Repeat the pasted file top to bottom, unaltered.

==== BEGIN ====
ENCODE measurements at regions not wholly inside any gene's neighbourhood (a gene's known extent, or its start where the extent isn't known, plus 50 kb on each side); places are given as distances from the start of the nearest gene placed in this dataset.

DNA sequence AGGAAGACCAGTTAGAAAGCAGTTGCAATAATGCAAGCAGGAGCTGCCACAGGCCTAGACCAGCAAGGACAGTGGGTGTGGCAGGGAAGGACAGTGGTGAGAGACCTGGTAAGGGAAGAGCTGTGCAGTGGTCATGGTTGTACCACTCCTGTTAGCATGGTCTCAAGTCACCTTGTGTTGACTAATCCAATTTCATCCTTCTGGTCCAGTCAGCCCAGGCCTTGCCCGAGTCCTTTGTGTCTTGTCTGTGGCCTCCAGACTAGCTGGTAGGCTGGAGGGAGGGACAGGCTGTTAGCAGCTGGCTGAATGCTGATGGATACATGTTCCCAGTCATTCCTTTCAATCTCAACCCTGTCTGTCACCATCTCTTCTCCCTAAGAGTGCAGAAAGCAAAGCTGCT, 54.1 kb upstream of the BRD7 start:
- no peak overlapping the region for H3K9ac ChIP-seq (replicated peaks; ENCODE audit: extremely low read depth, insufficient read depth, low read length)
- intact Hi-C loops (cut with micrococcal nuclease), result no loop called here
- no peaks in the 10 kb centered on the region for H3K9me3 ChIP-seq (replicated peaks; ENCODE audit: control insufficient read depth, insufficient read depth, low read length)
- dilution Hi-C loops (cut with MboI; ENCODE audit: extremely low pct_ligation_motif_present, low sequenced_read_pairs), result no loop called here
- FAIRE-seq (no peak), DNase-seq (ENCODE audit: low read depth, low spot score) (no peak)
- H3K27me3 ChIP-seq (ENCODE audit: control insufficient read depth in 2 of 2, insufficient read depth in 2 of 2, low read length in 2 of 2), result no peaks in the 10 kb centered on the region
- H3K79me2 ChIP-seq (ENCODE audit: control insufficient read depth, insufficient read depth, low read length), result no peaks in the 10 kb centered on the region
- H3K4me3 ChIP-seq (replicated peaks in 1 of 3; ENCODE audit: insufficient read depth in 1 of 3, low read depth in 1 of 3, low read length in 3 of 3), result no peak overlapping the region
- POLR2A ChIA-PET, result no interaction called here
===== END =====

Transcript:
ENCODE measurements at regions not wholly inside any gene's neighbourhood (a gene's known extent, or its start where the extent isn't known, plus 50 kb on each side); places are given as distances from the start of the nearest gene placed in this dataset.

DNA sequence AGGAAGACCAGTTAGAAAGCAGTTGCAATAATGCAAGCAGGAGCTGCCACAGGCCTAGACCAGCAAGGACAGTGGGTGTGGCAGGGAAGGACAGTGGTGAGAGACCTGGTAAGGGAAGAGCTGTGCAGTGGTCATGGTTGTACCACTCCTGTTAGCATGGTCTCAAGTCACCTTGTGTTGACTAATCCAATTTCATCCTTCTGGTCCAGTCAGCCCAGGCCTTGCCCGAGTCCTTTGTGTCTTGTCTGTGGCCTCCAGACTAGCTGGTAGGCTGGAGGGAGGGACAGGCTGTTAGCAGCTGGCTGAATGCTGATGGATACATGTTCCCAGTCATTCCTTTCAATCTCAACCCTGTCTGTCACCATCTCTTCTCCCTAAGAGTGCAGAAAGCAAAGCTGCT, 54.1 kb upstream of the BRD7 start:
- no peak overlapping the region for H3K9ac ChIP-seq (replicated peaks; ENCODE audit: extremely low read depth, insufficient read depth, low read length)
- intact Hi-C loops (cut with micrococcal nuclease), result no loop called here
- no peaks in the 10 kb centered on the region for H3K9me3 ChIP-seq (replicated peaks; ENCODE audit: control insufficient read depth, insufficient read depth, low read length)
- dilution Hi-C loops (cut with MboI; ENCODE audit: extremely low pct_ligation_motif_present, low sequenced_read_pairs), result no loop called here
- FAIRE-seq (no peak), DNase-seq (ENCODE audit: low read depth, low spot score) (no peak)
- H3K27me3 ChIP-seq (ENCODE audit: control insufficient read depth in 2 of 2, insufficient read depth in 2 of 2, low read length in 2 of 2), result no peaks in the 10 kb centered on the region
- H3K79me2 ChIP-seq (ENCODE audit: control insufficient read depth, insufficient read depth, low read length), result no peaks in the 10 kb centered on the region
- H3K4me3 ChIP-seq (replicated peaks in 1 of 3; ENCODE audit: insufficient read depth in 1 of 3, low read depth in 1 of 3, low read length in 3 of 3), result no peak overlapping the region
- POLR2A ChIA-PET, result no interaction called here